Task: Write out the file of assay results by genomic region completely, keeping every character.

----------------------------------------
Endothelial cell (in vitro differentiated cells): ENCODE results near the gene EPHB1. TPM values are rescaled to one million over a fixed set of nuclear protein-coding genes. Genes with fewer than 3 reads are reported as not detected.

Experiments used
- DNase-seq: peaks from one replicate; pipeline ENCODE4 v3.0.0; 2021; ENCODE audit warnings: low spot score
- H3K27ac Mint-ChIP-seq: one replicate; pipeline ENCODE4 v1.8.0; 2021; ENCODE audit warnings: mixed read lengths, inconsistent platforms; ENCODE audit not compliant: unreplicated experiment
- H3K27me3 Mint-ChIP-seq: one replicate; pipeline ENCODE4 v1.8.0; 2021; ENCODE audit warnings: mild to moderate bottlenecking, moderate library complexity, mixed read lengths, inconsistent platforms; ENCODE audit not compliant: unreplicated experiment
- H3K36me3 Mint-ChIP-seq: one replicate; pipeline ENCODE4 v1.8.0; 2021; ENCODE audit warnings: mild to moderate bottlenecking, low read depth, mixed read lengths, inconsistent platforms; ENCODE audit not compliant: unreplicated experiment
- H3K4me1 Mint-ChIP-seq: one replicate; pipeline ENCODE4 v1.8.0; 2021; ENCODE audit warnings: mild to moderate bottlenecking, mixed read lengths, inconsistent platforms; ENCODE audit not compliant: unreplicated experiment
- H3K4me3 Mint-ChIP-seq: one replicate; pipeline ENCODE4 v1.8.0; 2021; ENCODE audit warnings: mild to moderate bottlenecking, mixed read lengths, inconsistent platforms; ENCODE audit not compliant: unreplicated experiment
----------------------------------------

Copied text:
Endothelial cell (in vitro differentiated cells): ENCODE results near the gene EPHB1. TPM values are rescaled to one million over a fixed set of nuclear protein-coding genes. Genes with fewer than 3 reads are reported as not detected.

Experiments used
- DNase-seq: peaks from one replicate; pipeline ENCODE4 v3.0.0; 2021; ENCODE audit warnings: low spot score
- H3K27ac Mint-ChIP-seq: one replicate; pipeline ENCODE4 v1.8.0; 2021; ENCODE audit warnings: mixed read lengths, inconsistent platforms; ENCODE audit not compliant: unreplicated experiment
- H3K27me3 Mint-ChIP-seq: one replicate; pipeline ENCODE4 v1.8.0; 2021; ENCODE audit warnings: mild to moderate bottlenecking, moderate library complexity, mixed read lengths, inconsistent platforms; ENCODE audit not compliant: unreplicated experiment
- H3K36me3 Mint-ChIP-seq: one replicate; pipeline ENCODE4 v1.8.0; 2021; ENCODE audit warnings: mild to moderate bottlenecking, low read depth, mixed read lengths, inconsistent platforms; ENCODE audit not compliant: unreplicated experiment
- H3K4me1 Mint-ChIP-seq: one replicate; pipeline ENCODE4 v1.8.0; 2021; ENCODE audit warnings: mild to moderate bottlenecking, mixed read lengths, inconsistent platforms; ENCODE audit not compliant: unreplicated experiment
- H3K4me3 Mint-ChIP-seq: one replicate; pipeline ENCODE4 v1.8.0; 2021; ENCODE audit warnings: mild to moderate bottlenecking, mixed read lengths, inconsistent platforms; ENCODE audit not compliant: unreplicated experiment